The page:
Posts

September 15, 2014

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3:22 PM | More bad news for the buggy-whip manufacturers
In a news article regarding difficulties in using panel surveys to measure the unemployment rate, David Leonhardt writes: The main factor is technology. It’s a major cause of today’s response-rate problems – but it’s also the solution. For decades, survey research has revolved around the telephone, and it’s worked very well. But Americans’ relationship with […] The post More bad news for the buggy-whip manufacturers appeared first on Statistical […]

September 09, 2014

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1:49 PM | Suspiciously vague graph purporting to show “percentage of slaves or serfs in the world”
Phillip Middleton sent this along, it’s from Peter Diamandis, who is best known for his X Prize, the “global leader in the creation of incentivized prize competitions.” Diamandis wrote: Phillip Middleton, Is technology making you work harder? Or giving you more time off? Seriously, it feels like it’s enabling me to work around the clock! […] The post Suspiciously vague graph purporting to show “percentage of slaves or serfs in the world” appeared first […]

September 08, 2014

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9:56 PM | My talk at the Simons Foundation this Wed 5pm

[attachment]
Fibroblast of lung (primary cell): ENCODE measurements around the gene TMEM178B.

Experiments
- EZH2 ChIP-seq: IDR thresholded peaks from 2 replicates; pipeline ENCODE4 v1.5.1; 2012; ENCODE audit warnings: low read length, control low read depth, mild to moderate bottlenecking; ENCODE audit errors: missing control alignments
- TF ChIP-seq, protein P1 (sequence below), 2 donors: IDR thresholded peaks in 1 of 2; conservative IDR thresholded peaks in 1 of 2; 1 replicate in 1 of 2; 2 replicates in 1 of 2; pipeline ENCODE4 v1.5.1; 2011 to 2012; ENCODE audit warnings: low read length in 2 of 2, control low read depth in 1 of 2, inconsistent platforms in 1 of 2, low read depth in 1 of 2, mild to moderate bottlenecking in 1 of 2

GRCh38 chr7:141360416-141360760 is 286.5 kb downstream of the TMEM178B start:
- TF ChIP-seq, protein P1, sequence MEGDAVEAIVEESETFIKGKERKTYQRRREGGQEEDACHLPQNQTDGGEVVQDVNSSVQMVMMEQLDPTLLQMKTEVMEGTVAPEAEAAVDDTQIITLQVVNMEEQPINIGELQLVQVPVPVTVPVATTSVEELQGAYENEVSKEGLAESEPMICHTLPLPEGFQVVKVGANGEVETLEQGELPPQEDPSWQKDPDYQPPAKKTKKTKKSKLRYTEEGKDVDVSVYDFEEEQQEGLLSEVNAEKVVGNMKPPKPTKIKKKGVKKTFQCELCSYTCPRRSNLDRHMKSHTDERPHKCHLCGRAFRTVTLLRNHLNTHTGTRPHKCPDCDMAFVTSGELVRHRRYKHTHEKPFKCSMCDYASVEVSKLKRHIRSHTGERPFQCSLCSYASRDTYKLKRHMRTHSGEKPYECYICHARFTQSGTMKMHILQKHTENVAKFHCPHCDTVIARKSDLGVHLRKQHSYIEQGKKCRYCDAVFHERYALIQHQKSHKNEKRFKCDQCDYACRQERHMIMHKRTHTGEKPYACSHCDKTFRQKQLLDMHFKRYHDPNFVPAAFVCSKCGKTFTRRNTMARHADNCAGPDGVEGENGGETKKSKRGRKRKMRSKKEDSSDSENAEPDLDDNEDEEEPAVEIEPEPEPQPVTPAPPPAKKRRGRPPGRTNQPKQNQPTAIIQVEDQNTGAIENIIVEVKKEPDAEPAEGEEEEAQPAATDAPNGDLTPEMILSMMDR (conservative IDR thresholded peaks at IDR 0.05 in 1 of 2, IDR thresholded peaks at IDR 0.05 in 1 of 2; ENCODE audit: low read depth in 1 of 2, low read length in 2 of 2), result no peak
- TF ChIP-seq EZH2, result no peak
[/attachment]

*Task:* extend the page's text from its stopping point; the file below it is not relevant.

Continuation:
Anti-Abortion Democrats, Jimmy Carter Republicans, and the Missing Leap Day Babies: Living with Uncertainty but Still Learning To learn about the human world, we should accept uncertainty and embrace variation. We illustrate this concept with various examples from our recent research (the above examples are with Yair Ghitza and Aki Vehtari) and discuss more generally […] The post My talk at the Simons Foundation this Wed 5pm appeared first on Statistical Modeling, Causal Inference, and […]

September 06, 2014

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1:58 PM | How does inference for next year’s data differ from inference for unobserved data from the current year?
Juliet Price writes: I recently came across your blog post from 2009 about how statistical analysis differs when analyzing an entire population rather than a sample. I understand the part about conceptualizing the problem as involving a stochastic data generating process, however, I have a query about the paragraph on ‘making predictions about future cases, […] The post How does inference for next year’s data differ from inference for unobserved data from the current year? […]

September 04, 2014

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1:25 PM | Why isn’t replication required before publication in top journals?
Gabriel Power asks the above question, writing: I don’t recall seeing, on your blog or elsewhere, this question raised directly. Of course there is much talk about the importance of replication, mostly by statisticians, and economists are grudgingly following suit with top journals requiring datasets and code. But why not make it a simple requirement? […] The post Why isn’t replication required before publication in top journals? appeared first on Statistical Modeling, Causal […]